Using eclipse extensions it's possible to add handler definition in any plugin which depends from ru.runa.gpd.

The scheme of the extension point: ru.runa.gpd.handlers

  • handler[@className] – FQDN class name
  • handler[@actionHandler] – whether register this handler for ScriptTask execution
  • handler[@assignmentHandler] – whether register this handler for swimlane assignment
  • handler[@botTaskHandler] – whether register this handler for bot execution
  • handler[@decisionHandler] – whether register this handler for decision making
  • handler[@label] – display label
  • handler[@cellEditorProvider] – configuration editor extends ru.runa.gpd.extension.DelegableProvider

# Using parameterized declarative action and task handler

Using ru.runa.gpd.extension.handler.ConfigBasedProvider as cellEditorProvider allows declare handler configuration through XML file . File should be available at conf directory at the same plugin and have name simpleClassName.xml, where simpleClassName - simple class name of the handler (without package).

In server side handler should extend ru.runa.wfe.extension.handler.CommonParamBasedHandler, which handles XML configuration generated by ru.runa.gpd.extension.handler.ConfigBasedProvider in GPD.

Note: For decision handlers handler[@cellEditorProvider] should implement ru.runa.gpd.extension.decision.IDecisionProvider.

# Organization functions (ru.runa.wfe.extension.OrgFunction)

They are used for swimlane initialization.

The scheme of the extension point: ru.runa.gpd.orgfunctions

# Swimlane constructor UI elements

The scheme of the extension point: ru.runa.gpd.swimlaneelements

# Validators

Validators are used for process variables input validation. There are two kinds of validators: global and variable specific.

Note: currently it's impossible to add a new global validator (now there is only one global validator based on the Groovy and it interpreters most of the java code)

The scheme of the extension point: ru.runa.gpd.validators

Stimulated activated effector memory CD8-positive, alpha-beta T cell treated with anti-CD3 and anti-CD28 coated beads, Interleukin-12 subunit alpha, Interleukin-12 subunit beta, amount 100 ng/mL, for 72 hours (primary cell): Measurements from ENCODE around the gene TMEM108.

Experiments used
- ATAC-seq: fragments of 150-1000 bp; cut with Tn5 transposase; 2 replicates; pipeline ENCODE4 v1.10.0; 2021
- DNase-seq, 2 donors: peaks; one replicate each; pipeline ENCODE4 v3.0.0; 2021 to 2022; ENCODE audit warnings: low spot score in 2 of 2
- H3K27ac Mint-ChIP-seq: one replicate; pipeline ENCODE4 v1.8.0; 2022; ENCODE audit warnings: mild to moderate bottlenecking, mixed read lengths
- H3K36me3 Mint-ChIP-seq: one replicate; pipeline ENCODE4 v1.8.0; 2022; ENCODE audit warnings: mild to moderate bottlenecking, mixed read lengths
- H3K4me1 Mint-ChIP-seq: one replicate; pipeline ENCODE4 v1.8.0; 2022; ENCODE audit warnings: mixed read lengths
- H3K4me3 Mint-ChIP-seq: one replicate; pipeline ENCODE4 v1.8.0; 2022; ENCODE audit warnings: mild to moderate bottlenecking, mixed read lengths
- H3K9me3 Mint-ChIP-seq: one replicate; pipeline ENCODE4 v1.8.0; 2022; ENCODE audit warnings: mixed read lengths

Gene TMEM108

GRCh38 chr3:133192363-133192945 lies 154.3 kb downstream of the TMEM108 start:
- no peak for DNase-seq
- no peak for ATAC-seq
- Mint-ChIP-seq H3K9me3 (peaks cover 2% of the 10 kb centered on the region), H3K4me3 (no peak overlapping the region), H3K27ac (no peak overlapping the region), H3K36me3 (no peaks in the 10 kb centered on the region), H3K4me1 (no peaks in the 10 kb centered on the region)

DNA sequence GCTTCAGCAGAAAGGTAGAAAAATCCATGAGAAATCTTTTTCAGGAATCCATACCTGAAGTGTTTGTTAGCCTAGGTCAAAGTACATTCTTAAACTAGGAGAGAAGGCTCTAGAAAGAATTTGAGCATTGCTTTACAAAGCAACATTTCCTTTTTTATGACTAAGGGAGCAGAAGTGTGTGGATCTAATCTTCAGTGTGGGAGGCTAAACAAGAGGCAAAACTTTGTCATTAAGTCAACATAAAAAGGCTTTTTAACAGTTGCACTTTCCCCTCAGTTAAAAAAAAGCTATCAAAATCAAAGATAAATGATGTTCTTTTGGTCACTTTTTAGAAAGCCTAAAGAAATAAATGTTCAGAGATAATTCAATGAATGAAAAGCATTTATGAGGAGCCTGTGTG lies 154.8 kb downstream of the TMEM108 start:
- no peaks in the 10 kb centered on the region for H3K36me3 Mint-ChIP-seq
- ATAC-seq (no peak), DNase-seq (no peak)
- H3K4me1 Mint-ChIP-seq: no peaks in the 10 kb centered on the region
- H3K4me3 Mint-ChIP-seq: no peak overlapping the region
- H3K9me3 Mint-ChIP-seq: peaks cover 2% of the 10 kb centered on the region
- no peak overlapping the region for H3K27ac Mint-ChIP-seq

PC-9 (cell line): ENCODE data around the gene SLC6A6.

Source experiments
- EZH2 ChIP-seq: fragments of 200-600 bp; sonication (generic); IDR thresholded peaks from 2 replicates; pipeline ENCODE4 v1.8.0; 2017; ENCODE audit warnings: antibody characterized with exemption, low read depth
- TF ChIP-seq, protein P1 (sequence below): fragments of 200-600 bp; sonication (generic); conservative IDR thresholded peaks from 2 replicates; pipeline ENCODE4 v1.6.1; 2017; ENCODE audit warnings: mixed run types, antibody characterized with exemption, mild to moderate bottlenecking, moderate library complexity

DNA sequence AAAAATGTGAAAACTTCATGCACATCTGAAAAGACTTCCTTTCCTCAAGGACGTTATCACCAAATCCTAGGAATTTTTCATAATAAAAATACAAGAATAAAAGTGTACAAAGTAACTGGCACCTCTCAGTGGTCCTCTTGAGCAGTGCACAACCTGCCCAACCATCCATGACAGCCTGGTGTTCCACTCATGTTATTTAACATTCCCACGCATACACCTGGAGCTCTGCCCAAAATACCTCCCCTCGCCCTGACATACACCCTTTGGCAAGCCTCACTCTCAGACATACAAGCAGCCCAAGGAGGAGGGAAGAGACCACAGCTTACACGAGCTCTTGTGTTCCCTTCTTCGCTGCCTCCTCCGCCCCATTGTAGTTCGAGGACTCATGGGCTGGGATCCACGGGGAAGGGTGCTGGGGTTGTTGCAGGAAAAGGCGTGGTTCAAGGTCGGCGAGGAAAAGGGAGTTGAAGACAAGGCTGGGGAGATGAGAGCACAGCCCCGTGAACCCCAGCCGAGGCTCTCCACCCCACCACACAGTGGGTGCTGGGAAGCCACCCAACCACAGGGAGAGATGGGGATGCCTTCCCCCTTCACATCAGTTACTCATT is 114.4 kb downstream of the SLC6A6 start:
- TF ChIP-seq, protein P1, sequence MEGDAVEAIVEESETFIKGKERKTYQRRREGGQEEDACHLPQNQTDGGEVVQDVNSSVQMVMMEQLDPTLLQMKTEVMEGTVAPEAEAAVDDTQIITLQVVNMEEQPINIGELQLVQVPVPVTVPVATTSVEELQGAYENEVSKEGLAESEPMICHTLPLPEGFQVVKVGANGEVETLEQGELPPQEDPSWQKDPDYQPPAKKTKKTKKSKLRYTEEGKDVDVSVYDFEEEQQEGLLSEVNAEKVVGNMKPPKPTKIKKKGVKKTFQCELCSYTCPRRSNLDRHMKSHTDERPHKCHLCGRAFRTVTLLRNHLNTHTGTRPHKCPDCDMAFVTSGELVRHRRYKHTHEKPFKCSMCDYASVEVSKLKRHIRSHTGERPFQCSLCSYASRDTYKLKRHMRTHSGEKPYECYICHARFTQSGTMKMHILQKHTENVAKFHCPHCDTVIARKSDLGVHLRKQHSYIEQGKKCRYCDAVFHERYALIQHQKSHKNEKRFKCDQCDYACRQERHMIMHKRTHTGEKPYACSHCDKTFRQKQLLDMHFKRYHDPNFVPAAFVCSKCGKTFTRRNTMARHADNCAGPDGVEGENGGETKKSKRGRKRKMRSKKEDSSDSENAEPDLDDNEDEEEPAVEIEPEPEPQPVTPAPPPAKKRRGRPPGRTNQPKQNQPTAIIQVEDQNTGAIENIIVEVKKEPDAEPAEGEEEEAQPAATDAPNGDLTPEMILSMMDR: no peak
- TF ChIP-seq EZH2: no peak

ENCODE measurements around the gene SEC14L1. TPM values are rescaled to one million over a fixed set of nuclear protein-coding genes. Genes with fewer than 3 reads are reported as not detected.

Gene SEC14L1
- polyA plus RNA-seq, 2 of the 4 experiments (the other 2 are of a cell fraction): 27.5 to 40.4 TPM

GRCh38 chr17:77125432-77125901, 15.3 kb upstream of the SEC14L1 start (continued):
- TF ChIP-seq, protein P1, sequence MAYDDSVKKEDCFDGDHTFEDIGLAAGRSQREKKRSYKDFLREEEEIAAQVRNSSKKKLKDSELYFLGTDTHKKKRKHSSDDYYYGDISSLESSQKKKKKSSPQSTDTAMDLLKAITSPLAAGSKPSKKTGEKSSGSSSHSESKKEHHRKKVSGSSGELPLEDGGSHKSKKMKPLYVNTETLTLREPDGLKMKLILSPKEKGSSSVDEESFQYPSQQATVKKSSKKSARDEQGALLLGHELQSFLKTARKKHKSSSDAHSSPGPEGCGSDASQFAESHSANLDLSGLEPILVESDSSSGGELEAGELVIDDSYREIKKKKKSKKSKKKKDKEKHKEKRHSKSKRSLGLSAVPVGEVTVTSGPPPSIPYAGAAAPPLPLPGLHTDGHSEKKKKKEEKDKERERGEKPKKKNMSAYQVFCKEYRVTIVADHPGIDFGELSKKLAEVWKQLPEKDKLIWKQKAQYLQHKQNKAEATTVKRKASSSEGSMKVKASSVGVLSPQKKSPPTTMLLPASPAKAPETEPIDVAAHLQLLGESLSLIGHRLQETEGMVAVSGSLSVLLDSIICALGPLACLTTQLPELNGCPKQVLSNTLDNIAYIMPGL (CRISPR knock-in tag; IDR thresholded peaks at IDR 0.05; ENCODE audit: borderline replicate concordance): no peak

# Variable formats

See for details variables manual.

# Freemarker tags

Ftl tags in freemarker context can be understood as methods that are used in WFE and provide HTML code as return values.

The scheme of the extension point: ru.runa.gpd.form.ftl.tags

  • tag[@id] – a tag name, it must be declared in WF in ftl.form.tags.xml file
  • tag[@name] – a displayed tag name
  • tag[@image] – path to the tag picture that will be displayed in GPD
  • tag[@width], tag[@height] – picture size
  • tag/param[@name] - a parameter displayed name
  • tag/param[@type] – a type of parameter display (e.g. text – a variable value input field , combo – a choice from a list)
  • tag/param[@variableAccess] – is variable connected to the parameter and in which mode (write, read). It used for form variables search
  • tag/param[@variableTypeFilter] – a list of variables of a given type in combo, “any” stands for all variables.
  • tag/param/paramValue – a static value of a combo parameter. It is used if the tag/param[@values] value is empty and tag/param[@type] set to combo.
  • tag/param/paramValue[@name] – a displayed name.
  • tag/param/paramValue[@value] – a value of chosen option

# Adding a new menu item

The application menu is contained in plugin.xml descriptor of the ru.runa.gpd plug-in. The ru.runa.jbpm.ui plug-in defines the GPD menu items via adding the features to the extension point org.eclipse.ui.actionSets of org.eclipse.ui plug-in.

It is convenient to add and edit menu items on the Extensions tab of the manifest editor in Eclipse IDE module. The menu elements serve for a sole purpose to structure functional elements (actions) that are leaf-elements on the menu hierarchy.